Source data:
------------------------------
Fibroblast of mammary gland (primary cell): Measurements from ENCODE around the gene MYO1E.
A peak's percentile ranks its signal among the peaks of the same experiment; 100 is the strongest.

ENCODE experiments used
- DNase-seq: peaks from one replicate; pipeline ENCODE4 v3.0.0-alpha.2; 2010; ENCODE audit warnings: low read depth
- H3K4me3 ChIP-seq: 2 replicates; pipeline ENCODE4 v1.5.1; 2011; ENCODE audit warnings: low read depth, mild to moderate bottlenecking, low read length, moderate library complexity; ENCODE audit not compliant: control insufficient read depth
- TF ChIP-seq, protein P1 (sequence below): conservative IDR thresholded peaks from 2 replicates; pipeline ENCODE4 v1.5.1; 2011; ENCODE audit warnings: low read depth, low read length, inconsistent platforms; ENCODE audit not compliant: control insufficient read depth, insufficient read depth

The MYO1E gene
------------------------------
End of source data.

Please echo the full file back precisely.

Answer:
Fibroblast of mammary gland (primary cell): Measurements from ENCODE around the gene MYO1E.
A peak's percentile ranks its signal among the peaks of the same experiment; 100 is the strongest.

ENCODE experiments used
- DNase-seq: peaks from one replicate; pipeline ENCODE4 v3.0.0-alpha.2; 2010; ENCODE audit warnings: low read depth
- H3K4me3 ChIP-seq: 2 replicates; pipeline ENCODE4 v1.5.1; 2011; ENCODE audit warnings: low read depth, mild to moderate bottlenecking, low read length, moderate library complexity; ENCODE audit not compliant: control insufficient read depth
- TF ChIP-seq, protein P1 (sequence below): conservative IDR thresholded peaks from 2 replicates; pipeline ENCODE4 v1.5.1; 2011; ENCODE audit warnings: low read depth, low read length, inconsistent platforms; ENCODE audit not compliant: control insufficient read depth, insufficient read depth

The MYO1E gene